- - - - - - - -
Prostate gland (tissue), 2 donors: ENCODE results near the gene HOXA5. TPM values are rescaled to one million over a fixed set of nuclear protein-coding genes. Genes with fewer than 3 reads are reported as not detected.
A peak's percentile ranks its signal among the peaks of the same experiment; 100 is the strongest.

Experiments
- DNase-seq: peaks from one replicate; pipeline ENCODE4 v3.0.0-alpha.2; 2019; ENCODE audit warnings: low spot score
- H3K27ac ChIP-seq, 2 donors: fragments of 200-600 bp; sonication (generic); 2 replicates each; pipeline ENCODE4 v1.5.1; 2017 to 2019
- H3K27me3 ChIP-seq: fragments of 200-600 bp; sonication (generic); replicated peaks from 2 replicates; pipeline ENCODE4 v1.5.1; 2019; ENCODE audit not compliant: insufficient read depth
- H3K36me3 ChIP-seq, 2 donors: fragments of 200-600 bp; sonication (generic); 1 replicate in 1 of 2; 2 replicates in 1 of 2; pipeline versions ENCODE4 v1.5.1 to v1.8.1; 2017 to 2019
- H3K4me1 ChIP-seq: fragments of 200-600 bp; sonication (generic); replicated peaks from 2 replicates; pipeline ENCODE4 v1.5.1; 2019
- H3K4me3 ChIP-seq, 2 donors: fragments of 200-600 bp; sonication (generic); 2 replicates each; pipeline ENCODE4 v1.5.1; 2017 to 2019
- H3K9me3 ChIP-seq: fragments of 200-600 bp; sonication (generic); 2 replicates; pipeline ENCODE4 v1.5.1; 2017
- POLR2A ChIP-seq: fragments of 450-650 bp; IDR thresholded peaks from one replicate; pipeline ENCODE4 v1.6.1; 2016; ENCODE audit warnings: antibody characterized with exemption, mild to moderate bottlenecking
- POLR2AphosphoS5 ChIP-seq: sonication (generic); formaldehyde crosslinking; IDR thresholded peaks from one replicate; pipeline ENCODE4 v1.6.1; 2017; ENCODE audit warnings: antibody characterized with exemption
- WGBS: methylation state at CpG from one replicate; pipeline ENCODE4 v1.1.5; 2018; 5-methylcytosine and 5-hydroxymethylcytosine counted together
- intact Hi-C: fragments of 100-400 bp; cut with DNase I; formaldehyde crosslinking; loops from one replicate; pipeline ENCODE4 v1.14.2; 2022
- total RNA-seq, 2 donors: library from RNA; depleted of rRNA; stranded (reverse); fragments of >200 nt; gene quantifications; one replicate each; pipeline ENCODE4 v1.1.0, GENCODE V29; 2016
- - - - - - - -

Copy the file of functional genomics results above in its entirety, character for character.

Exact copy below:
Prostate gland (tissue), 2 donors: ENCODE results near the gene HOXA5. TPM values are rescaled to one million over a fixed set of nuclear protein-coding genes. Genes with fewer than 3 reads are reported as not detected.
A peak's percentile ranks its signal among the peaks of the same experiment; 100 is the strongest.

Experiments
- DNase-seq: peaks from one replicate; pipeline ENCODE4 v3.0.0-alpha.2; 2019; ENCODE audit warnings: low spot score
- H3K27ac ChIP-seq, 2 donors: fragments of 200-600 bp; sonication (generic); 2 replicates each; pipeline ENCODE4 v1.5.1; 2017 to 2019
- H3K27me3 ChIP-seq: fragments of 200-600 bp; sonication (generic); replicated peaks from 2 replicates; pipeline ENCODE4 v1.5.1; 2019; ENCODE audit not compliant: insufficient read depth
- H3K36me3 ChIP-seq, 2 donors: fragments of 200-600 bp; sonication (generic); 1 replicate in 1 of 2; 2 replicates in 1 of 2; pipeline versions ENCODE4 v1.5.1 to v1.8.1; 2017 to 2019
- H3K4me1 ChIP-seq: fragments of 200-600 bp; sonication (generic); replicated peaks from 2 replicates; pipeline ENCODE4 v1.5.1; 2019
- H3K4me3 ChIP-seq, 2 donors: fragments of 200-600 bp; sonication (generic); 2 replicates each; pipeline ENCODE4 v1.5.1; 2017 to 2019
- H3K9me3 ChIP-seq: fragments of 200-600 bp; sonication (generic); 2 replicates; pipeline ENCODE4 v1.5.1; 2017
- POLR2A ChIP-seq: fragments of 450-650 bp; IDR thresholded peaks from one replicate; pipeline ENCODE4 v1.6.1; 2016; ENCODE audit warnings: antibody characterized with exemption, mild to moderate bottlenecking
- POLR2AphosphoS5 ChIP-seq: sonication (generic); formaldehyde crosslinking; IDR thresholded peaks from one replicate; pipeline ENCODE4 v1.6.1; 2017; ENCODE audit warnings: antibody characterized with exemption
- WGBS: methylation state at CpG from one replicate; pipeline ENCODE4 v1.1.5; 2018; 5-methylcytosine and 5-hydroxymethylcytosine counted together
- intact Hi-C: fragments of 100-400 bp; cut with DNase I; formaldehyde crosslinking; loops from one replicate; pipeline ENCODE4 v1.14.2; 2022
- total RNA-seq, 2 donors: library from RNA; depleted of rRNA; stranded (reverse); fragments of >200 nt; gene quantifications; one replicate each; pipeline ENCODE4 v1.1.0, GENCODE V29; 2016